Middleweight beltholder Peter Quillin could soon defend his WBO title against promotional stablemate Danny Jacobs.
Head to Head: Alvarez vs. Rhodes
Saul Alvarez and Ryan Rhodes are evenly matched despite their age disparity. The 20-year-old junior middleweight titleholder defends his belt against the 34-year-old challenger on Saturday in Mexico.
SAUL ALVAREZ vs. RYAN RHODES
When: Saturday, June 18
Where: Guadalajara, Mexico
TV: HBO Boxing After Dark, 10:30 pm. ET (live) / 10:30 p.m. PT (delayed)
Weight: Junior middleweight (154 pounds)
Title(s) at stake: Alvarez’s WBC title
Also on the card: Adrien Broner vs. Jason Litzau, 10 rounds, junior lightweight
Height / Reach: 5-9 (175cm) / 71 (180cm)
Hometown: Juanacatlán, Jalisco, Mexico
Turned pro: 2005
Record: 36-0-1 (26 knockouts)
Trainer: Eddy Reynoso
Fight-by-fight: Click here
The Ring rating: No. 9
Biggest victories: Carlos Baldomir, Sept. 18, 2010, KO 6; Lovemore N’Dou, Dec. 4, 2010, UD 12; Matthew Hatton, March 5, 2011, UD 12 (won vacant title).
Draw: Jorge Juarez, June 17, 2006, PTS 4
Height: 5-8½ (174cm)
Hometown: Sheffield, England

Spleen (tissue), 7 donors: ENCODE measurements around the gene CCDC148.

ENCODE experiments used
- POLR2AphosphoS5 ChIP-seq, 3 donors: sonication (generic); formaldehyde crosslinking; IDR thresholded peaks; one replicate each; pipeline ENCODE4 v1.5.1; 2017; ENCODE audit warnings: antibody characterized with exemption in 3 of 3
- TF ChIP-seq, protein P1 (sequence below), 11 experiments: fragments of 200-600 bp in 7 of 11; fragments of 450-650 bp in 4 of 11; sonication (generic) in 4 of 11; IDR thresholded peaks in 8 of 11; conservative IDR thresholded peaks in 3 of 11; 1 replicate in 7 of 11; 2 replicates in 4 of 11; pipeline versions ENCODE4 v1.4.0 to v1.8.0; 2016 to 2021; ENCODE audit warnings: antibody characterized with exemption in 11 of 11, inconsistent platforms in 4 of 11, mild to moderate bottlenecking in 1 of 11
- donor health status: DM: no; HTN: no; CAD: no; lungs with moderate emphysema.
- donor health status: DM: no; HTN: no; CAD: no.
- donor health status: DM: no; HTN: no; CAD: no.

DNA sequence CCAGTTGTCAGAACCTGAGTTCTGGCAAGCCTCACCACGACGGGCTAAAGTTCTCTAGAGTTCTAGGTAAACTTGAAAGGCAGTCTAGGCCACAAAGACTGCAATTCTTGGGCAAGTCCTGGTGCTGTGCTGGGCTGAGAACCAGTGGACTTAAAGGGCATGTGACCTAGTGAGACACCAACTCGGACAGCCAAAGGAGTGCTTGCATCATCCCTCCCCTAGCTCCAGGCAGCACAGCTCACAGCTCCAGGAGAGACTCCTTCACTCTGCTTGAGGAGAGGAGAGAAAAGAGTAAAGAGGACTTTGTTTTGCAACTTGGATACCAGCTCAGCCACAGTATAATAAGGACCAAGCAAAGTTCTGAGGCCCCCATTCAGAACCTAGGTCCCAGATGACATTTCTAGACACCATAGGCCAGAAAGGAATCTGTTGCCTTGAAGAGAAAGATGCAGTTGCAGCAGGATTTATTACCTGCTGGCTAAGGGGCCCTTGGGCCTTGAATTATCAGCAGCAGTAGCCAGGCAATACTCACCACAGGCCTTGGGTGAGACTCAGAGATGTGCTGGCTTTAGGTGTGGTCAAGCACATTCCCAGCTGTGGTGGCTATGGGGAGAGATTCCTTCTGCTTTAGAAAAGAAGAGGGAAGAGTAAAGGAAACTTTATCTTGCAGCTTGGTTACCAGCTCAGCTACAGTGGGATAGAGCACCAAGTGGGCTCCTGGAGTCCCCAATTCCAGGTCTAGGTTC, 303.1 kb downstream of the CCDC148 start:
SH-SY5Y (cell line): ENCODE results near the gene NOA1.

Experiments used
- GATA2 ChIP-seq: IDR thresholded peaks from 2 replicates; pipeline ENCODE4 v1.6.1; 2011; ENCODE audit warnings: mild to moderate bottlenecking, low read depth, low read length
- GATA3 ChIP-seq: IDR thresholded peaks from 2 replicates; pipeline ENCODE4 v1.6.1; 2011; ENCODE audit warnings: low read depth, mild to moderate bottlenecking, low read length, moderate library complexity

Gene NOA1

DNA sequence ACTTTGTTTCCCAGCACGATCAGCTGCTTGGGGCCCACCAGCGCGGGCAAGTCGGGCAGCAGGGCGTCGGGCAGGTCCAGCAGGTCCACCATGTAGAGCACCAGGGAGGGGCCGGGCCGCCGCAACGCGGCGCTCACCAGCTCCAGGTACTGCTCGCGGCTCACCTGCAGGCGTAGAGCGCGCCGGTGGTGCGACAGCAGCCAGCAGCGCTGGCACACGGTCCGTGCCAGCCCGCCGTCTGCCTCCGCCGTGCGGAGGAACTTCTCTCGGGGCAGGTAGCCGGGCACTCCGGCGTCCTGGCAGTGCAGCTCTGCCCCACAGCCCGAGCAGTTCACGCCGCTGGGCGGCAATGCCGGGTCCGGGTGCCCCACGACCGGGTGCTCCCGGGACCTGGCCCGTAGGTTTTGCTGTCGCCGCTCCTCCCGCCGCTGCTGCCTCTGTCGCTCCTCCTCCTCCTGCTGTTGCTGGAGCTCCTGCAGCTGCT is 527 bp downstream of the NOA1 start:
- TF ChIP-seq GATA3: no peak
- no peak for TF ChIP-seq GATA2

Turned pro: 1995
Record: 45-4 (31 knockouts)
Trainer: Dave Coldwell
Fight-by-fight: Click here
The Ring rating: No. 4
Biggest victories: Paul Jones, Dec. 14, 1996, TKO 8 (won British 160-pound title); Gary Woolcombe, April 18, 2008, KO 9 (won British 154-pound title); Vincent Vuma, Nov. 15, 2008, UD 12; Jamie Moore, Oct. 23, 2009, TKO 7; Luca Messi, May 21, 2010, TKO 6 (European 154-ound title); Rocky Junior, Dec. 4, 2010, TKO 2 (most-recent fight).
Losses: Otis Grant, Dec. 13, 1997, UD 12 (for world title); Jason Matthews, July 17, 1999, KO 2; Lee Blundell, March 13, 2002, TKO 3; Gary Lockett, July 8, 2006, UD 12.
Skills: Alvarez and Rhodes are versatile boxer-punchers who can stalk-and-punish or stick-and-move depending upon the situation. Both fighters are accurate punchers (especially with their jab) and counter-punchers with good timing. Alvarez, the better combination puncher of the two, seems more at home stalking and exchanging shots but he can move effectively. Rhodes, the fighter with the more fluid footwork, seems more adept at hit-and-move tactics. The British veteran often switches his stance (from right-handed to southpaw) during his fights, which throws off some opponents and helps him set up his offense.
Power: Alvarez, who has stopped a little over 70 percent of his opponents, is known for his heavy hands, but it should be noted that he fought mainly at welterweight prior to May of last year. The young Mexican does not possess one-punch KO power. He generally wears his opposition down with pressure, combination punching, and a mean body attack. Rhodes, who turned pro at middleweight and has fought as heavy as 169 pounds, has stopped a little over 60 percent of his opponents but he’s used to whacking out much bigger fighters than Alvarez has faced. His hand speed and the odd, unpredictable angles that he launches some of his punches from contributes to his ability knockdown and KO opponents.